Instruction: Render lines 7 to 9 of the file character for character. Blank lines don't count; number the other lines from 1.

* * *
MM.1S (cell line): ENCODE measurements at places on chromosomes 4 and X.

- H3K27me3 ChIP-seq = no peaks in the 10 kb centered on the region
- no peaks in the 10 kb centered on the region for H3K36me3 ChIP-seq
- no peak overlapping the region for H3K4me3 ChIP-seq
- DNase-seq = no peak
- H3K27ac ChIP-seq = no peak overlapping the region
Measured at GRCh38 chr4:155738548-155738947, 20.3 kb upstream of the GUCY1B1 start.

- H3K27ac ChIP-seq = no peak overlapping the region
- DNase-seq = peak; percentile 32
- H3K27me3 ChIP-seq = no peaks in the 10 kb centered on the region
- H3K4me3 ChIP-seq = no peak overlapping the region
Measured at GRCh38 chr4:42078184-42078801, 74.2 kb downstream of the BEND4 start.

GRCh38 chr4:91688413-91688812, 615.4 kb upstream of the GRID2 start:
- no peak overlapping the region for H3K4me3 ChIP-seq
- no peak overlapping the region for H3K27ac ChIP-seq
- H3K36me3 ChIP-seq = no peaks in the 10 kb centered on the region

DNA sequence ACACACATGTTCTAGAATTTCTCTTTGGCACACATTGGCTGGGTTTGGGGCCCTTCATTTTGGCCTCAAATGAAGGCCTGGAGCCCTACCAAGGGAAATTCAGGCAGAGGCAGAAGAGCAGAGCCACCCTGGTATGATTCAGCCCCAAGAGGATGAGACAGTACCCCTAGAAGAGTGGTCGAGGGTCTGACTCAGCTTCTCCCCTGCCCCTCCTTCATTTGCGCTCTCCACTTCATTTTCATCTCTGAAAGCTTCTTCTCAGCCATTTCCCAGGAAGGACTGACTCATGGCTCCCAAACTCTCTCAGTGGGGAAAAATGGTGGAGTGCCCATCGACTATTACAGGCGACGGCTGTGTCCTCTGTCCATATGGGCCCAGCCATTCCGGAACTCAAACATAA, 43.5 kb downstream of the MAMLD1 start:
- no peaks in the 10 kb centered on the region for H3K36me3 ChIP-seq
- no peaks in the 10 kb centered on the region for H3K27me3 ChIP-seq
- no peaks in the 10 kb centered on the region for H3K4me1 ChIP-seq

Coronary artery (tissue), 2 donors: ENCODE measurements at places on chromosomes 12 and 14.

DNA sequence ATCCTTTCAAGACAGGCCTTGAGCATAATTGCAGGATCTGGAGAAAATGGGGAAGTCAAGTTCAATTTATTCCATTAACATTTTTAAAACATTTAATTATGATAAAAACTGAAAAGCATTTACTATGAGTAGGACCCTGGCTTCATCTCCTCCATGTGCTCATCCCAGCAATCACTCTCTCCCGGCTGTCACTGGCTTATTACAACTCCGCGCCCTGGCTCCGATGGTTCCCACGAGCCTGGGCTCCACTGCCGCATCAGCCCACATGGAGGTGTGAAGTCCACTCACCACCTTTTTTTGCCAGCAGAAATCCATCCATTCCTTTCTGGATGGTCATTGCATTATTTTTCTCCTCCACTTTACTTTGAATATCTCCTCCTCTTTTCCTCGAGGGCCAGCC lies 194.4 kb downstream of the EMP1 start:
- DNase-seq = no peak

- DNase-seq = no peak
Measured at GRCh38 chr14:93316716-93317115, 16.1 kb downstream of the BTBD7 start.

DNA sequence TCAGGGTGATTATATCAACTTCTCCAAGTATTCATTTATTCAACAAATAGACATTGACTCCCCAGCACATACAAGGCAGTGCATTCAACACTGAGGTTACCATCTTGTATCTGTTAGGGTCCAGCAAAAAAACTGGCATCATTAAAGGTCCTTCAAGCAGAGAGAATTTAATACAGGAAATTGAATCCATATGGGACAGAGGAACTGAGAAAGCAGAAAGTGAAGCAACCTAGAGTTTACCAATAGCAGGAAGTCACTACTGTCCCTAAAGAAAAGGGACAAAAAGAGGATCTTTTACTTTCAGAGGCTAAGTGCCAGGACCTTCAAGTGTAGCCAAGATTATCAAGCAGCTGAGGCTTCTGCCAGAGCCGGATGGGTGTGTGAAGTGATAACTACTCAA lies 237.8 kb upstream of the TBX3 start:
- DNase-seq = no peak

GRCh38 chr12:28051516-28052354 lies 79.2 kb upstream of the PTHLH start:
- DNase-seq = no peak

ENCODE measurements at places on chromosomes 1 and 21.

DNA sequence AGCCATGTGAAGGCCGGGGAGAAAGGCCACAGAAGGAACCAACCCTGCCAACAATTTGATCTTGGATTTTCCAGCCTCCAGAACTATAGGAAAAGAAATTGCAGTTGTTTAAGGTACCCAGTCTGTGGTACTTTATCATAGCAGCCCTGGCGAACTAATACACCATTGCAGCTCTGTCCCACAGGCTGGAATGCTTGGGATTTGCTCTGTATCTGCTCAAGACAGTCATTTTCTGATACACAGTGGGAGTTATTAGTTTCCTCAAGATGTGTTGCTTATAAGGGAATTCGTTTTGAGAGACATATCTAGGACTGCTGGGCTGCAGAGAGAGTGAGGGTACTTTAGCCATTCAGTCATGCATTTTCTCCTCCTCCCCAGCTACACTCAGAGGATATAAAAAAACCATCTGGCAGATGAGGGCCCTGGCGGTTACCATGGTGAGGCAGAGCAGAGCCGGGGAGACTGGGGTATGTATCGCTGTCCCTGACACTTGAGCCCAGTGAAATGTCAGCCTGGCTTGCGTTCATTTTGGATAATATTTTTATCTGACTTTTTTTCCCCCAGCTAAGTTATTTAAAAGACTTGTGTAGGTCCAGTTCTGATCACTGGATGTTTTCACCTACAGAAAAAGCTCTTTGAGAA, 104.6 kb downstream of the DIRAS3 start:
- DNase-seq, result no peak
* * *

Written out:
Measured at GRCh38 chr4:155738548-155738947, 20.3 kb upstream of the GUCY1B1 start.

- H3K27ac ChIP-seq = no peak overlapping the region
- DNase-seq = peak; percentile 32